And finally, yesterday after work I had time to venture to the food market just about every foodie has heard about on more than one occasion: Eataly.
Welcome to Mario Batali’s upscale grocery empire, an expanse of stocked fridges and overflowing baskets of all things Italian: cheeses galore, fresh and dried pastas, a meat counter, a gelateria, an espresso bar, oils, cafes, produce, the ever-important wine bar. The market buzzed with business people happy to be starting their weekends, families on a gelato exursion, and exhausted suited folks making a beeline to grab a few last ingredients for the night’s dinner.
And then there was me, the unpaid food magazine intern, admiring, but trying not to fall in love with all the things I couldn’t afford. But I couldn’t leave with nothing–the signs around the market did a great job of reminding me “you are what you eataly,” and I decided I just really wanted to purchase, eat, and be fresh spring pea ravioli. A half pound sits perched in the fridge, waiting to be boiled.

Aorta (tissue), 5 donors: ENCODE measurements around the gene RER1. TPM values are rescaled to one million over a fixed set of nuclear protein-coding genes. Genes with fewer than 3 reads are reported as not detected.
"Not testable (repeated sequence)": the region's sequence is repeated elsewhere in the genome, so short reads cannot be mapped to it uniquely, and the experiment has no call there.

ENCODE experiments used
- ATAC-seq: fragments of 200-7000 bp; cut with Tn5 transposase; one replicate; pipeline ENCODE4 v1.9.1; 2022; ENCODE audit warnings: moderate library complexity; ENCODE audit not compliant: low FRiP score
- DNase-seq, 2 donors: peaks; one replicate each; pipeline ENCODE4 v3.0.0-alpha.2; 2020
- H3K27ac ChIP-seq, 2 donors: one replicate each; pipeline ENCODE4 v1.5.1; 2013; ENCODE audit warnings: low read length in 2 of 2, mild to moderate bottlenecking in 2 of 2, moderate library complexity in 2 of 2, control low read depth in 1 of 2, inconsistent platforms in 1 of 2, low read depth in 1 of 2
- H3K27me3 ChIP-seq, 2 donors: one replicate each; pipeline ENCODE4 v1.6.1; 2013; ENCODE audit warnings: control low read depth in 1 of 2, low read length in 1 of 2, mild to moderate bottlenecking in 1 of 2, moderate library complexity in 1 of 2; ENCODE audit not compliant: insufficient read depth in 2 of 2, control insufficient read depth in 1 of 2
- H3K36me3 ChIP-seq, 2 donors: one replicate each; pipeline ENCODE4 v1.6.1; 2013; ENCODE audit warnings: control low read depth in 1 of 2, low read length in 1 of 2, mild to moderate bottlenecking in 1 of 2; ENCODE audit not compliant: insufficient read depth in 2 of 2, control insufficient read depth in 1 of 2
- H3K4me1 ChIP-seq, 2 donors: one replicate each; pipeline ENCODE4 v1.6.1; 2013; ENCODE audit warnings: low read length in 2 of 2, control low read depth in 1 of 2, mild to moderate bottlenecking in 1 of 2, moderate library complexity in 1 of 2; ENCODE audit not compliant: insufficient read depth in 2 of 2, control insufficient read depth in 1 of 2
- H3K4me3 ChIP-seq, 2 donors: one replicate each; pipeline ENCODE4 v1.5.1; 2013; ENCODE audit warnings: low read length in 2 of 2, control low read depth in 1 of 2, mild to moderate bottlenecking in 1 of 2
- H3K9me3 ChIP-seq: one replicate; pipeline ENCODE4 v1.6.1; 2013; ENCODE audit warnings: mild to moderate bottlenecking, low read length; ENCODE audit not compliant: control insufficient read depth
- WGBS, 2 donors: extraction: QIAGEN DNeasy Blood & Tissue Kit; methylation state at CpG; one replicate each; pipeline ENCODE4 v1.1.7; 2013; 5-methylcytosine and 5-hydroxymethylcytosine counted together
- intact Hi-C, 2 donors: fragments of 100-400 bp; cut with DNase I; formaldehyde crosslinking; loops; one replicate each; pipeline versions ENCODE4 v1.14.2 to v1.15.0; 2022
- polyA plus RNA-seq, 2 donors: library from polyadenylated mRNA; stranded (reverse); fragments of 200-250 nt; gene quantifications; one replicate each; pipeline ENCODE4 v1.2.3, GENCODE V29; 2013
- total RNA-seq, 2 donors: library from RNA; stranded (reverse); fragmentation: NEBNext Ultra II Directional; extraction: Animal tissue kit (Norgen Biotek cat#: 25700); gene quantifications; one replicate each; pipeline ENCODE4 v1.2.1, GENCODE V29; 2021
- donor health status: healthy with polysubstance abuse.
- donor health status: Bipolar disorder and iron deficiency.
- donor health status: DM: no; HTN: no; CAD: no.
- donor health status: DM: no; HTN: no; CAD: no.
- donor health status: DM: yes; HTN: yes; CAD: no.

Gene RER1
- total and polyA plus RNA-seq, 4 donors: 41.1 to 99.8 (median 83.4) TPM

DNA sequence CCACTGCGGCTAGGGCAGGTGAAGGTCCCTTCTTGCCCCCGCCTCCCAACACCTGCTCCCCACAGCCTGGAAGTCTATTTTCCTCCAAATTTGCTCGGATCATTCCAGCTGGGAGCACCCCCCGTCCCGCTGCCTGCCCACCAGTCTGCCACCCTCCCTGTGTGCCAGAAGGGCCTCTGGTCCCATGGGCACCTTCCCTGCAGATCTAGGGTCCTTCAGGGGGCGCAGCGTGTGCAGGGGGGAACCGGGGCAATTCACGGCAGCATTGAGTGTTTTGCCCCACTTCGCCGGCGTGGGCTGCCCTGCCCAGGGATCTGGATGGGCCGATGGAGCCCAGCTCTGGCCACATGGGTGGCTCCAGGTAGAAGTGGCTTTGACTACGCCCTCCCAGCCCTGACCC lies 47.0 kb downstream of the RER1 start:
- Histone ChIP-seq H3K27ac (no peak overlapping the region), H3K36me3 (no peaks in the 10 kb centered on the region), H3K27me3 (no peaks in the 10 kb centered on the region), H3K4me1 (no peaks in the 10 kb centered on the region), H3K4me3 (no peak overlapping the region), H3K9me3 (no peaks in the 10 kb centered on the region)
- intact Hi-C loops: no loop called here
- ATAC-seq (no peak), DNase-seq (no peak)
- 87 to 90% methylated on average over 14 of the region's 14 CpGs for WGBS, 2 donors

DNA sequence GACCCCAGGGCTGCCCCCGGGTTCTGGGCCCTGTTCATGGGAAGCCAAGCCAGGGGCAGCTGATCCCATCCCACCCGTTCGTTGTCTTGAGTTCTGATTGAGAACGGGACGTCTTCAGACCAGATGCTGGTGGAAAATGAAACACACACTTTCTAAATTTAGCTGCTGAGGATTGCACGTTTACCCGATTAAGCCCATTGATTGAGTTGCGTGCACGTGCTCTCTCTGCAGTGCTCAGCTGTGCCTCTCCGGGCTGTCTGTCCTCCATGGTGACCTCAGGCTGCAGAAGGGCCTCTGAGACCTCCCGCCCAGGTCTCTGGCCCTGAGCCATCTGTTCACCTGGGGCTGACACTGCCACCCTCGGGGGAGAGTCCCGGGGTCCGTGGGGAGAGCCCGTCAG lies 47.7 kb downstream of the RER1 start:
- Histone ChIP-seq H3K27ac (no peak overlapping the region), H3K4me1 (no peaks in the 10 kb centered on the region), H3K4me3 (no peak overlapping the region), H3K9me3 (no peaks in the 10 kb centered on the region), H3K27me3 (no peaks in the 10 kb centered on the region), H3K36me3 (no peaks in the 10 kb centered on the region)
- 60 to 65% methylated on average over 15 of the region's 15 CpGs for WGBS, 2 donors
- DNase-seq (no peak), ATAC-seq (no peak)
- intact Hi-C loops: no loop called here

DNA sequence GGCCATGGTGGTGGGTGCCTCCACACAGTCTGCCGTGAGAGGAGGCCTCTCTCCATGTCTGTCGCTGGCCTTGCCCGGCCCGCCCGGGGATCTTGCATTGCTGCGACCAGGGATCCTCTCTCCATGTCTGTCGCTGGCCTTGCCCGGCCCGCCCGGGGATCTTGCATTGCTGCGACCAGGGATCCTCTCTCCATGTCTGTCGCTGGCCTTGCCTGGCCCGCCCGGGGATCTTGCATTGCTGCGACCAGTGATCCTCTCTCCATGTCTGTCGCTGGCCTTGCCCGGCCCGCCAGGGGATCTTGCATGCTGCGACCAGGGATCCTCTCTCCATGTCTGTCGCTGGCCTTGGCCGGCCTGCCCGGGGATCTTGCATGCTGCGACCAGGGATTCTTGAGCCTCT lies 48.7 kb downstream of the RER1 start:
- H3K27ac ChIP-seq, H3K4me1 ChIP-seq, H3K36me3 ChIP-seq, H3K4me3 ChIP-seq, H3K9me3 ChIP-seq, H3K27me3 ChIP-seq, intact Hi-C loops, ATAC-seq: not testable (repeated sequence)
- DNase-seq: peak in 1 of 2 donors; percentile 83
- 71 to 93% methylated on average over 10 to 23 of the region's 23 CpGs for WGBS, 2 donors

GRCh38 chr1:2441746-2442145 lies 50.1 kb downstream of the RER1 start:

But right across the street was another food mecca all its own–the outdoor Madison Square Park Eats festival. Think of your typical food festival, step it’s classiness up a notch or two, condense its size to one block and add beverages being served in watermelon shell halves, and you’re there. I basically wanted one of everything, but the item I couldn’t pass up was a handmade cannoli from a business who drew customers in by advertising their restaurants are only located in Italy. Which made me wonder what they were doing in Madison Square Park, but hey, they had me a cannoli. I think, after that “meal,” I might be going through a bit of a cannoli obsession. Watch out Little Italy.